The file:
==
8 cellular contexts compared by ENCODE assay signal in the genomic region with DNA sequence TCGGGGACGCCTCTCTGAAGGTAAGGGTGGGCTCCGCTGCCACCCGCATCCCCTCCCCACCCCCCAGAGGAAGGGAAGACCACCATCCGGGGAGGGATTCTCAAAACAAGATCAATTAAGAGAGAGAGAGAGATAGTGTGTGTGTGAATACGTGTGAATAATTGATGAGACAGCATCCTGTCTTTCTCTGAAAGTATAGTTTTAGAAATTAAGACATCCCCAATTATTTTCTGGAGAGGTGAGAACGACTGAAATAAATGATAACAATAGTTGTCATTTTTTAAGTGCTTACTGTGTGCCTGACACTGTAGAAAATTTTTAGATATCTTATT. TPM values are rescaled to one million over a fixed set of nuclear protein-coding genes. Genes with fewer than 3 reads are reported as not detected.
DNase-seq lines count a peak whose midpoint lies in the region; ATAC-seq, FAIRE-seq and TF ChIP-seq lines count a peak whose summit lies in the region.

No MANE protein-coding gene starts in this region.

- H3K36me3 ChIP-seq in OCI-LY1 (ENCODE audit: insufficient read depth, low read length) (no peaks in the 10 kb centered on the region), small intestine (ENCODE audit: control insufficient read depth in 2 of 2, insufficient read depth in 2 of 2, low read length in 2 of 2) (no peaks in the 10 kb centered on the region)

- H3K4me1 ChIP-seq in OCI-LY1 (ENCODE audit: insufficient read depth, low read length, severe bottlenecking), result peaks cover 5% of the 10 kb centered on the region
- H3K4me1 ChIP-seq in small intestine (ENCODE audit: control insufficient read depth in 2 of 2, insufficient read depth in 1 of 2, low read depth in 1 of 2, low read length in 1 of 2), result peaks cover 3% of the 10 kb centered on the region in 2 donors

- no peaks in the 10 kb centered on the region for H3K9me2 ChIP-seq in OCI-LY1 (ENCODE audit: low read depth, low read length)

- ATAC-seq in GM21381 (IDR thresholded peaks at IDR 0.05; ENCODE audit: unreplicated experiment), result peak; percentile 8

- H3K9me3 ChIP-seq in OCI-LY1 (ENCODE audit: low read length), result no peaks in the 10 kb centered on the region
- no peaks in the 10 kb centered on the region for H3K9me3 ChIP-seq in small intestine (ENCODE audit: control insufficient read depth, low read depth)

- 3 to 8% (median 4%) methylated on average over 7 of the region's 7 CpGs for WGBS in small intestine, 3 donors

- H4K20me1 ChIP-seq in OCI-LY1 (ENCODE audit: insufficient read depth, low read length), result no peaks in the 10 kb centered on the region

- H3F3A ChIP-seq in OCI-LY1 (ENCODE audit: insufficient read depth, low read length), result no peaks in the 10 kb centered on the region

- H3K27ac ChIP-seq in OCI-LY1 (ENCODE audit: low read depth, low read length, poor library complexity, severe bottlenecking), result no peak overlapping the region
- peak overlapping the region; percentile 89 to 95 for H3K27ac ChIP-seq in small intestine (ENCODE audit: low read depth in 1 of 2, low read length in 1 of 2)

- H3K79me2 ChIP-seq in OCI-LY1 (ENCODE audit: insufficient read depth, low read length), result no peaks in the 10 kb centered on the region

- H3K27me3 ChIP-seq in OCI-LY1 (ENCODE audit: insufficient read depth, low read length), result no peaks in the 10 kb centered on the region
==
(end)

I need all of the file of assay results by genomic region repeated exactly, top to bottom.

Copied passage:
8 cellular contexts compared by ENCODE assay signal in the genomic region with DNA sequence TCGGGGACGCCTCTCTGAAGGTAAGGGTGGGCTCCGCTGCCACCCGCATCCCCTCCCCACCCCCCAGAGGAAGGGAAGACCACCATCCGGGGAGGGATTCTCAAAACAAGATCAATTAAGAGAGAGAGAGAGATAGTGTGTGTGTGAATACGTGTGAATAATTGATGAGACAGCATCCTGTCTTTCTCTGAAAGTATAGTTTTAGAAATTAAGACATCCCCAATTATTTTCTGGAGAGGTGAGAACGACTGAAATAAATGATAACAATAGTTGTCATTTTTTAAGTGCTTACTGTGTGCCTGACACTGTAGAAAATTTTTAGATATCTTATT. TPM values are rescaled to one million over a fixed set of nuclear protein-coding genes. Genes with fewer than 3 reads are reported as not detected.
DNase-seq lines count a peak whose midpoint lies in the region; ATAC-seq, FAIRE-seq and TF ChIP-seq lines count a peak whose summit lies in the region.

No MANE protein-coding gene starts in this region.

- H3K36me3 ChIP-seq in OCI-LY1 (ENCODE audit: insufficient read depth, low read length) (no peaks in the 10 kb centered on the region), small intestine (ENCODE audit: control insufficient read depth in 2 of 2, insufficient read depth in 2 of 2, low read length in 2 of 2) (no peaks in the 10 kb centered on the region)

- H3K4me1 ChIP-seq in OCI-LY1 (ENCODE audit: insufficient read depth, low read length, severe bottlenecking), result peaks cover 5% of the 10 kb centered on the region
- H3K4me1 ChIP-seq in small intestine (ENCODE audit: control insufficient read depth in 2 of 2, insufficient read depth in 1 of 2, low read depth in 1 of 2, low read length in 1 of 2), result peaks cover 3% of the 10 kb centered on the region in 2 donors

- no peaks in the 10 kb centered on the region for H3K9me2 ChIP-seq in OCI-LY1 (ENCODE audit: low read depth, low read length)

- ATAC-seq in GM21381 (IDR thresholded peaks at IDR 0.05; ENCODE audit: unreplicated experiment), result peak; percentile 8

- H3K9me3 ChIP-seq in OCI-LY1 (ENCODE audit: low read length), result no peaks in the 10 kb centered on the region
- no peaks in the 10 kb centered on the region for H3K9me3 ChIP-seq in small intestine (ENCODE audit: control insufficient read depth, low read depth)

- 3 to 8% (median 4%) methylated on average over 7 of the region's 7 CpGs for WGBS in small intestine, 3 donors

- H4K20me1 ChIP-seq in OCI-LY1 (ENCODE audit: insufficient read depth, low read length), result no peaks in the 10 kb centered on the region

- H3F3A ChIP-seq in OCI-LY1 (ENCODE audit: insufficient read depth, low read length), result no peaks in the 10 kb centered on the region

- H3K27ac ChIP-seq in OCI-LY1 (ENCODE audit: low read depth, low read length, poor library complexity, severe bottlenecking), result no peak overlapping the region
- peak overlapping the region; percentile 89 to 95 for H3K27ac ChIP-seq in small intestine (ENCODE audit: low read depth in 1 of 2, low read length in 1 of 2)

- H3K79me2 ChIP-seq in OCI-LY1 (ENCODE audit: insufficient read depth, low read length), result no peaks in the 10 kb centered on the region

- H3K27me3 ChIP-seq in OCI-LY1 (ENCODE audit: insufficient read depth, low read length), result no peaks in the 10 kb centered on the region